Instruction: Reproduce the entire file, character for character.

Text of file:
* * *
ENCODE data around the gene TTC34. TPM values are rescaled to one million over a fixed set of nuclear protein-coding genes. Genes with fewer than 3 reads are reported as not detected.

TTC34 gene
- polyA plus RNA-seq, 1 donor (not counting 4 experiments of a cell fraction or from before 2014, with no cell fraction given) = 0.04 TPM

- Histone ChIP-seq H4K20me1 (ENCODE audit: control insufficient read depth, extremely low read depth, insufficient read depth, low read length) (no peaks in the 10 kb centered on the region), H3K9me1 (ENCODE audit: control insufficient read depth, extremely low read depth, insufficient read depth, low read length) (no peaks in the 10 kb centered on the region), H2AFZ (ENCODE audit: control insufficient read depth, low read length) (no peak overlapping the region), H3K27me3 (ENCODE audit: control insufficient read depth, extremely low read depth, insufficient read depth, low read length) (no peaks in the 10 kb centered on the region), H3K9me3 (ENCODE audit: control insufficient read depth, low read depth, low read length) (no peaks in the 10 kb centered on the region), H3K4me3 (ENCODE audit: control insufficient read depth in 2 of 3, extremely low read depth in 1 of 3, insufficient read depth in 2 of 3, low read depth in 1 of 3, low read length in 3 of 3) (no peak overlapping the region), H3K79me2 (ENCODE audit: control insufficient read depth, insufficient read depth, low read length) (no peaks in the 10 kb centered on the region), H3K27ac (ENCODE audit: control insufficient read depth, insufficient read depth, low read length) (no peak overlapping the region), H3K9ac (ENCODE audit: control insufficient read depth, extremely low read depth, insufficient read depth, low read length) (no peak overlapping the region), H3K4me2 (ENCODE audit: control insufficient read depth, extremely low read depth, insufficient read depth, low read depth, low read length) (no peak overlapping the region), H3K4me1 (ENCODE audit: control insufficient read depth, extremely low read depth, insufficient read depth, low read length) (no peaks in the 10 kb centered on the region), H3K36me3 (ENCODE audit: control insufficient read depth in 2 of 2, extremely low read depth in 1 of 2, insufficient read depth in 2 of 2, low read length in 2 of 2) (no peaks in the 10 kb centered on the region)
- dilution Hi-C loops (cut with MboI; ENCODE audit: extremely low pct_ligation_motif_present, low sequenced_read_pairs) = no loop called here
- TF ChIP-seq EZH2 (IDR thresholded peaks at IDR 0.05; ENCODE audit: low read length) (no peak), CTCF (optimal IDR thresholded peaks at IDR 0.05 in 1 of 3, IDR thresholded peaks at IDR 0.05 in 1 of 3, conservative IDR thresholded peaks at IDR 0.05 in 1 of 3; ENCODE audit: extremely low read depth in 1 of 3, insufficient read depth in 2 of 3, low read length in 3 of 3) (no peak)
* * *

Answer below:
ENCODE data around the gene TTC34. TPM values are rescaled to one million over a fixed set of nuclear protein-coding genes. Genes with fewer than 3 reads are reported as not detected.

TTC34 gene
- polyA plus RNA-seq, 1 donor (not counting 4 experiments of a cell fraction or from before 2014, with no cell fraction given) = 0.04 TPM

- Histone ChIP-seq H4K20me1 (ENCODE audit: control insufficient read depth, extremely low read depth, insufficient read depth, low read length) (no peaks in the 10 kb centered on the region), H3K9me1 (ENCODE audit: control insufficient read depth, extremely low read depth, insufficient read depth, low read length) (no peaks in the 10 kb centered on the region), H2AFZ (ENCODE audit: control insufficient read depth, low read length) (no peak overlapping the region), H3K27me3 (ENCODE audit: control insufficient read depth, extremely low read depth, insufficient read depth, low read length) (no peaks in the 10 kb centered on the region), H3K9me3 (ENCODE audit: control insufficient read depth, low read depth, low read length) (no peaks in the 10 kb centered on the region), H3K4me3 (ENCODE audit: control insufficient read depth in 2 of 3, extremely low read depth in 1 of 3, insufficient read depth in 2 of 3, low read depth in 1 of 3, low read length in 3 of 3) (no peak overlapping the region), H3K79me2 (ENCODE audit: control insufficient read depth, insufficient read depth, low read length) (no peaks in the 10 kb centered on the region), H3K27ac (ENCODE audit: control insufficient read depth, insufficient read depth, low read length) (no peak overlapping the region), H3K9ac (ENCODE audit: control insufficient read depth, extremely low read depth, insufficient read depth, low read length) (no peak overlapping the region), H3K4me2 (ENCODE audit: control insufficient read depth, extremely low read depth, insufficient read depth, low read depth, low read length) (no peak overlapping the region), H3K4me1 (ENCODE audit: control insufficient read depth, extremely low read depth, insufficient read depth, low read length) (no peaks in the 10 kb centered on the region), H3K36me3 (ENCODE audit: control insufficient read depth in 2 of 2, extremely low read depth in 1 of 2, insufficient read depth in 2 of 2, low read length in 2 of 2) (no peaks in the 10 kb centered on the region)
- dilution Hi-C loops (cut with MboI; ENCODE audit: extremely low pct_ligation_motif_present, low sequenced_read_pairs) = no loop called here
- TF ChIP-seq EZH2 (IDR thresholded peaks at IDR 0.05; ENCODE audit: low read length) (no peak), CTCF (optimal IDR thresholded peaks at IDR 0.05 in 1 of 3, IDR thresholded peaks at IDR 0.05 in 1 of 3, conservative IDR thresholded peaks at IDR 0.05 in 1 of 3; ENCODE audit: extremely low read depth in 1 of 3, insufficient read depth in 2 of 3, low read length in 3 of 3) (no peak)